However, in many cases I don’t know how much something should cost or I need to talk at length about something to make sure there is no milk/cheese/lactose in something. Then they get the upper hand since local people would know that a certain dish has cheese, etc. In these cases, I always ask how much something costs before ordering then. If it seems fair, I go for it. Better for me to get ripped off than have intense intestinal pain for the next few hours.
Speaking of fairness, I generally avoid exchanging money. I exchange a little bit at the border to give me what I need until I get to an ATM. Similarly, when leaving a country I exchange the old currency for the new one at the border. But be careful. I’ve received counterfeit money doing this in Ecuador.
Often once you get inside a country the currency of the previous country becomes more and more worthless. I traveled with two Danish girls from Honduras to El Salvador. They didn’t exchange their Belize Dollars at the border, and they simply could not get rid of them afterward. Take a lower rate to get rid of the money upon leaving if you have to.
And be aware of scams. Many money changers have rigged calculators designed to cheat you. Do you own calculation before reaching the border. For example, if you will exchange $20 when leaving El Salvador for Honduras, you know that at 19 Lempira per Dollar you should get around 380 Lempira. If someone offers you 300, move on.
Sometimes, conveniently, there is a bank right at immigration as was the case at both Nicaraguan border crossings I went through.
Develop mental tricks for quick conversions in your head when out and about. You don’t want to be calculating everything with a calculator. Each place will require something different. In Honduras it was about 19 Lempira per Dollar so I divided by 20 (divide by 2 and cut off the last digit) to keep it easy. In Colombia it was 1930 Pesos per Dollar, so I divided by 2 and cut off three zeros. I divided by 8 in Guatemala, 12 in Mexico, and in Costa Rica I divided by 2 and removed two zeros. Just figure out a system that works for you and use it.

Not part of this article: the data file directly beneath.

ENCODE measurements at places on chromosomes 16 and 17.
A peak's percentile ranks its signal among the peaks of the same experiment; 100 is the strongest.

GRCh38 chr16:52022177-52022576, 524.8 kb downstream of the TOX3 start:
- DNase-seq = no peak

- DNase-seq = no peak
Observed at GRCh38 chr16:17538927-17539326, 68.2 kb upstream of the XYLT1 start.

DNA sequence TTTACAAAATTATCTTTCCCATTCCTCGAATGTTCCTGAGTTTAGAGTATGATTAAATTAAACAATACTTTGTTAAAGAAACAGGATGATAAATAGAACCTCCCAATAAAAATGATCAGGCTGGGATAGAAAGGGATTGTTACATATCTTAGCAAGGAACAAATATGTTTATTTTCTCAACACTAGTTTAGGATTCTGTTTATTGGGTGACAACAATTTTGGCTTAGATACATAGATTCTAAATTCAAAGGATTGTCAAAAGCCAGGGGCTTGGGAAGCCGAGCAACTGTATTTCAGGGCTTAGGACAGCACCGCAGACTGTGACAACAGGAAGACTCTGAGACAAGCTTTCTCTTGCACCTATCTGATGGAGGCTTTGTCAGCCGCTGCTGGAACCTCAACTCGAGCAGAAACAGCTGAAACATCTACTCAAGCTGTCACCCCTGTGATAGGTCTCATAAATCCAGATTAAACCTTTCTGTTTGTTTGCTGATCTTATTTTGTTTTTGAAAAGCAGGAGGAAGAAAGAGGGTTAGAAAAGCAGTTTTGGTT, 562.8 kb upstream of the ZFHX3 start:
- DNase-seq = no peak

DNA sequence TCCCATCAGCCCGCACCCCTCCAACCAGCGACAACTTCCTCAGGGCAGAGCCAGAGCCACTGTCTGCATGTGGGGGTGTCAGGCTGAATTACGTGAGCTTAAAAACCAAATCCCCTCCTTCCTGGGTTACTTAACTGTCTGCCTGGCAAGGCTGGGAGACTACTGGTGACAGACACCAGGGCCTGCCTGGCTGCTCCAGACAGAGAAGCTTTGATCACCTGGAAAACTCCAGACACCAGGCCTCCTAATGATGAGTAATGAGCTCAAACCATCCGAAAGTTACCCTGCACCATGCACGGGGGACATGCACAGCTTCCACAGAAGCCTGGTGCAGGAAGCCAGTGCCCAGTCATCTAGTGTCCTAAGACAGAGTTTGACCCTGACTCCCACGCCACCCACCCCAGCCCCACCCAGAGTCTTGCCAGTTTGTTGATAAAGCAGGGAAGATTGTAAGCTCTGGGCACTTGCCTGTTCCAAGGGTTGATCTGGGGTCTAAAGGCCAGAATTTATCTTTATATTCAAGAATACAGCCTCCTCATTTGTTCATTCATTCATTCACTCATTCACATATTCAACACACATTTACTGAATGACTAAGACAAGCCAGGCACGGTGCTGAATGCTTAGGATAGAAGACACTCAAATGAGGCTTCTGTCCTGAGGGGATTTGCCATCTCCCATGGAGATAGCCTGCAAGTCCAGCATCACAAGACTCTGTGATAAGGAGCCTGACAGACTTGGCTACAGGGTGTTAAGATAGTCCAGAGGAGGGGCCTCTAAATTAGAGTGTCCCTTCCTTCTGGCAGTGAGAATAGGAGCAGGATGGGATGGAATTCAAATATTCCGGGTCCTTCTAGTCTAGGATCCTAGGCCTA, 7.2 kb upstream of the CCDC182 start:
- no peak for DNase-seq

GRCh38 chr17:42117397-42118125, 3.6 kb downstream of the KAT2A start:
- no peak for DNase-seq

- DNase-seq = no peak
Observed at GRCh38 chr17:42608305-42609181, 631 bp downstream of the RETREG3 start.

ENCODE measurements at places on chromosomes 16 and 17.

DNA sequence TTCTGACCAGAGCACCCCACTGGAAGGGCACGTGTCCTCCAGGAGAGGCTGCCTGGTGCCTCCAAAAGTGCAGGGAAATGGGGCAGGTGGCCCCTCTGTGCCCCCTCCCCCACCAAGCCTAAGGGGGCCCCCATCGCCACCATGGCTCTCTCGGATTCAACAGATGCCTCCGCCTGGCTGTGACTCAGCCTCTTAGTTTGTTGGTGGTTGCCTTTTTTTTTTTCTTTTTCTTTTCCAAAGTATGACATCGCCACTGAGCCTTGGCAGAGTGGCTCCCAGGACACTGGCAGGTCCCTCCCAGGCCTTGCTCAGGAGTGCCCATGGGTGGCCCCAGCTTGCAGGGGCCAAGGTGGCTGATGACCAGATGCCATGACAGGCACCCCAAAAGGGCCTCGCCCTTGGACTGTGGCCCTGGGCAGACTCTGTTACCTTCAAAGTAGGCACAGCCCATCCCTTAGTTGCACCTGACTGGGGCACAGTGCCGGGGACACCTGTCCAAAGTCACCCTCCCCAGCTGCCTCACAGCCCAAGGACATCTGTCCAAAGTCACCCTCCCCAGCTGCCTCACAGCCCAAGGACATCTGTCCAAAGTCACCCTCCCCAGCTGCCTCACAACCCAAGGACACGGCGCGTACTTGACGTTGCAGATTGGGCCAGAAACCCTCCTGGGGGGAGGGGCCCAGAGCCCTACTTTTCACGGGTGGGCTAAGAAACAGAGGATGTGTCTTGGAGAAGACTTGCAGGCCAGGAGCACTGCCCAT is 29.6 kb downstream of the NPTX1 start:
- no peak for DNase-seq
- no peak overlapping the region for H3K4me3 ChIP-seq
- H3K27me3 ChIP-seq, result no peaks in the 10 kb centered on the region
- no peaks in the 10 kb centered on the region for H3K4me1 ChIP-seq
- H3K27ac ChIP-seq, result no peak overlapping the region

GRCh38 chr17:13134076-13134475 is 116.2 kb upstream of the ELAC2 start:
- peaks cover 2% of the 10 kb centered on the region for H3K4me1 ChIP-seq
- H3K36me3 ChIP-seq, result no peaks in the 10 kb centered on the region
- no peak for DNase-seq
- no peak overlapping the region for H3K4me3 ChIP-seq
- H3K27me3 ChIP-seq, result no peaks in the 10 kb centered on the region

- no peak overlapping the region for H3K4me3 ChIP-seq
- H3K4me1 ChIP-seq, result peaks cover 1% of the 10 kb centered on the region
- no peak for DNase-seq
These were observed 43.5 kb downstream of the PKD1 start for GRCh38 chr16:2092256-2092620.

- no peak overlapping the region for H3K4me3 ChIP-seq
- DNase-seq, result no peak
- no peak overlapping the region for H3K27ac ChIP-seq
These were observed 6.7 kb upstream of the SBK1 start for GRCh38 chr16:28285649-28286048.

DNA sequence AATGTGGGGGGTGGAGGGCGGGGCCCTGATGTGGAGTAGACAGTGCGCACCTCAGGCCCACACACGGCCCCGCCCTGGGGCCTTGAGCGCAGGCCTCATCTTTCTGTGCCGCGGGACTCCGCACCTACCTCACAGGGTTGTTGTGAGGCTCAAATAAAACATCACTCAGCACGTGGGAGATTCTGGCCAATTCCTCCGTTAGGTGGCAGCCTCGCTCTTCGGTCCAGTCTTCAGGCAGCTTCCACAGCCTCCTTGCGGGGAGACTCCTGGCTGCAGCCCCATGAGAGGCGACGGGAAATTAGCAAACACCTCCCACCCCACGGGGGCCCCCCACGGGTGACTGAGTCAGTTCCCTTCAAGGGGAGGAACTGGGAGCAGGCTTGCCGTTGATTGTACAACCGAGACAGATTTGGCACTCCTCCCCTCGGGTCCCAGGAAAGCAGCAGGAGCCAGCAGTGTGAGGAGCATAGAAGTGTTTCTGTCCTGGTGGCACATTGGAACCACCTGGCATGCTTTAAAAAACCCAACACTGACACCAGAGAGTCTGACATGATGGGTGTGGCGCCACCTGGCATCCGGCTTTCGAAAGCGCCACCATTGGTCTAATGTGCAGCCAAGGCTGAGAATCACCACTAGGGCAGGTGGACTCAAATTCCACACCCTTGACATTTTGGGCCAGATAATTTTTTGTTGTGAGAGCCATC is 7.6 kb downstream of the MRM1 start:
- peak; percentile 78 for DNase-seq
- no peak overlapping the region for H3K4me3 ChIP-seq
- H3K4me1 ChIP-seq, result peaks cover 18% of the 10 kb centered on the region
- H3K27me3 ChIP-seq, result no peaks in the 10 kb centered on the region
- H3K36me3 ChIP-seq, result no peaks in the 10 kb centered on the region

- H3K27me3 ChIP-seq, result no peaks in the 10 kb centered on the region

Just be careful you remove the right number of zeros or you’ll be in for a big surprise!
Just In Case
One final tip.. It’s always a good idea to have some extra U.S. Dollars on hand. Euros may be fine in some places, but in Latin America it’s Dollars. I remember arriving to the Taipei, Taiwan airport in 2006 and the ATM system for the only bank in the airport wasn’t working. If I hadn’t had some foreign currency on me, I would have been stuck at the airport unable to buy a train ticket to the city and unable to pay for my hostel. I exchanged my leftover South Korean Won for Taiwan Dollars at the Seoul airport which gave me just enough for a train ticket upon arrival to Taiwan. Once inside the city, I found an ATM that worked.
Disaster averted. Lesson learned.
I covered how I keep myself safe when it comes to money in the security post.
If you have any more questions, put it in the comments below and I’ll either answer your question there or write a new post covering it.